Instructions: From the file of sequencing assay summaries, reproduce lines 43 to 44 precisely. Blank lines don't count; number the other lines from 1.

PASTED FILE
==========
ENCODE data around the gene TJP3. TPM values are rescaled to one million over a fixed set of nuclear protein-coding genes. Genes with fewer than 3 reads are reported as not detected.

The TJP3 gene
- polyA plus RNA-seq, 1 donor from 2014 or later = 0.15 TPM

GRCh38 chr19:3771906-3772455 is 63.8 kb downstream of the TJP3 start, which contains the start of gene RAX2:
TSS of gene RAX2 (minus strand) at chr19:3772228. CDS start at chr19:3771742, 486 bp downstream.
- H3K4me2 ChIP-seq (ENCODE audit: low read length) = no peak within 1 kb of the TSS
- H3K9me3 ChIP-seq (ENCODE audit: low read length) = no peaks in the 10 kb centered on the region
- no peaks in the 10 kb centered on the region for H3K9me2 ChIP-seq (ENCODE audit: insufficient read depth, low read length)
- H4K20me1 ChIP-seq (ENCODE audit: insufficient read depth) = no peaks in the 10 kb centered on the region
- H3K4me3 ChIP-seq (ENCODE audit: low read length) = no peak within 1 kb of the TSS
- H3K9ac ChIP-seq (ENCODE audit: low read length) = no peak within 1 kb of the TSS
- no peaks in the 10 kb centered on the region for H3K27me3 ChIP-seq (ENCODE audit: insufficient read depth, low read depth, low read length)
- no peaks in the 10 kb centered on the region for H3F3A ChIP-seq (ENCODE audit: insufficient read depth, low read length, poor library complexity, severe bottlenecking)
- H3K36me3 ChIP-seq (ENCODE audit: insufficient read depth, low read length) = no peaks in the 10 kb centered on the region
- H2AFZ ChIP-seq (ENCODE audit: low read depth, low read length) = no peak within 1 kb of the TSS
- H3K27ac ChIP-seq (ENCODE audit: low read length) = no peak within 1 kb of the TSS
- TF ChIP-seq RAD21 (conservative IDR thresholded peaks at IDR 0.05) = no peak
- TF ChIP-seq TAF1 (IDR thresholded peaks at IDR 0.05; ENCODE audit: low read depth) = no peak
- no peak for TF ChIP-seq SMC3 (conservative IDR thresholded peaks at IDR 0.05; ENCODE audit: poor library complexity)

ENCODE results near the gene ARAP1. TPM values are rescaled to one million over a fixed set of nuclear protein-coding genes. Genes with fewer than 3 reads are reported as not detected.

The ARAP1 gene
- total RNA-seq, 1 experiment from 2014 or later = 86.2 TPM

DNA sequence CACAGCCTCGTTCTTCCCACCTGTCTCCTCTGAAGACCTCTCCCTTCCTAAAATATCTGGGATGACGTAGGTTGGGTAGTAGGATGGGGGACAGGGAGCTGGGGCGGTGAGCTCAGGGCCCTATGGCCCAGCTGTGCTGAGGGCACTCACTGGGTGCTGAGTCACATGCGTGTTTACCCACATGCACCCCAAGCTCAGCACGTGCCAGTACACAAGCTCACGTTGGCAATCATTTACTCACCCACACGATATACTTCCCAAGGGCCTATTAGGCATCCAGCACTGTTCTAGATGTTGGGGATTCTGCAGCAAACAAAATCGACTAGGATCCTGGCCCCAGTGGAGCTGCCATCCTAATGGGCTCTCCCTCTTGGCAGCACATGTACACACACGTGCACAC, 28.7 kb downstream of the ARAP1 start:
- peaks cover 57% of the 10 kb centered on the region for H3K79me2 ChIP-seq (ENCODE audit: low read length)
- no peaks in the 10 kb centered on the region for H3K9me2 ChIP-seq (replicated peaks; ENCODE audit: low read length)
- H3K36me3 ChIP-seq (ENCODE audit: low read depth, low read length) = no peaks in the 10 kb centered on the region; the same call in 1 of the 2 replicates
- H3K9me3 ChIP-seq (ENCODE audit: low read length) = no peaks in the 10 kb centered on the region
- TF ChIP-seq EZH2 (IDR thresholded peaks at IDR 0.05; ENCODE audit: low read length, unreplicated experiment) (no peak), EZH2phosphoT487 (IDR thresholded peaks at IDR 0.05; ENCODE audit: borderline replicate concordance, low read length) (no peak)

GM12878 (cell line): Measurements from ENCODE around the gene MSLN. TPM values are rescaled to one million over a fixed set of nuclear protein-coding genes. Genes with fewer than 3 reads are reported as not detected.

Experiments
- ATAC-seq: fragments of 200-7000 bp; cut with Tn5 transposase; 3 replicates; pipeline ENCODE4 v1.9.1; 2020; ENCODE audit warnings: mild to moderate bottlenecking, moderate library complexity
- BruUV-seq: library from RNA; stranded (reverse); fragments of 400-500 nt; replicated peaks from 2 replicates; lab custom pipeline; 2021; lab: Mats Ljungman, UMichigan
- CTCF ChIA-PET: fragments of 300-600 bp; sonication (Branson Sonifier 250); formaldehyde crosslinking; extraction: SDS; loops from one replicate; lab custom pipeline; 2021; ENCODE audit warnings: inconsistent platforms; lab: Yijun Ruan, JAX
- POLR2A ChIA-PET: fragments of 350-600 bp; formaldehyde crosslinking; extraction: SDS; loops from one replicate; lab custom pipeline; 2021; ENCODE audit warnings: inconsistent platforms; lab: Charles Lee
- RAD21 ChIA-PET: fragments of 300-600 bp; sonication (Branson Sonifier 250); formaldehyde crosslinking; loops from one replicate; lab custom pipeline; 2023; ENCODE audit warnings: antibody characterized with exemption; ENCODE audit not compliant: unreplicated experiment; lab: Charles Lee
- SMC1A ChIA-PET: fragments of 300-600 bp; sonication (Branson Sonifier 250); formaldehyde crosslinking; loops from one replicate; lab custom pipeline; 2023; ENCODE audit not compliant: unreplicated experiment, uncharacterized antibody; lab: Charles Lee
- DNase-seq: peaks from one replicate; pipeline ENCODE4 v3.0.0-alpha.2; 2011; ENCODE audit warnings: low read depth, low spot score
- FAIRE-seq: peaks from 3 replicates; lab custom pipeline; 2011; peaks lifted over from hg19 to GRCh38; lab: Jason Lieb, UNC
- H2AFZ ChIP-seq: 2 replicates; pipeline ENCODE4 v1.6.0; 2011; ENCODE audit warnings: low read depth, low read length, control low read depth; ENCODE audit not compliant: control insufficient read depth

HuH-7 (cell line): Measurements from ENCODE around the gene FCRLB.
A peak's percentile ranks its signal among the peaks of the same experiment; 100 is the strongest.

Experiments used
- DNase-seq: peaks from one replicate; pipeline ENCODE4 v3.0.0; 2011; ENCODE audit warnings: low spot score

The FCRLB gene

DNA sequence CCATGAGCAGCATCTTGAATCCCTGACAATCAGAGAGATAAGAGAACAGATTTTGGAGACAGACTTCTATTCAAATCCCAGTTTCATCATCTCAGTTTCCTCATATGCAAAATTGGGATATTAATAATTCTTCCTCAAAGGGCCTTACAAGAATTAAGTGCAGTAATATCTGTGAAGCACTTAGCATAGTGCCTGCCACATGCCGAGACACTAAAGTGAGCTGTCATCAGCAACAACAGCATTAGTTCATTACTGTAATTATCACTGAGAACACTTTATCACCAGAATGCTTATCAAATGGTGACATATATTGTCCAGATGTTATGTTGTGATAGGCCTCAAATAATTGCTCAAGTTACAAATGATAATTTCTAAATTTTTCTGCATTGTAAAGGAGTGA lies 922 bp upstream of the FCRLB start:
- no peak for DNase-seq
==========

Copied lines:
- DNase-seq: peaks from one replicate; pipeline ENCODE4 v3.0.0; 2011; ENCODE audit warnings: low spot score

The FCRLB gene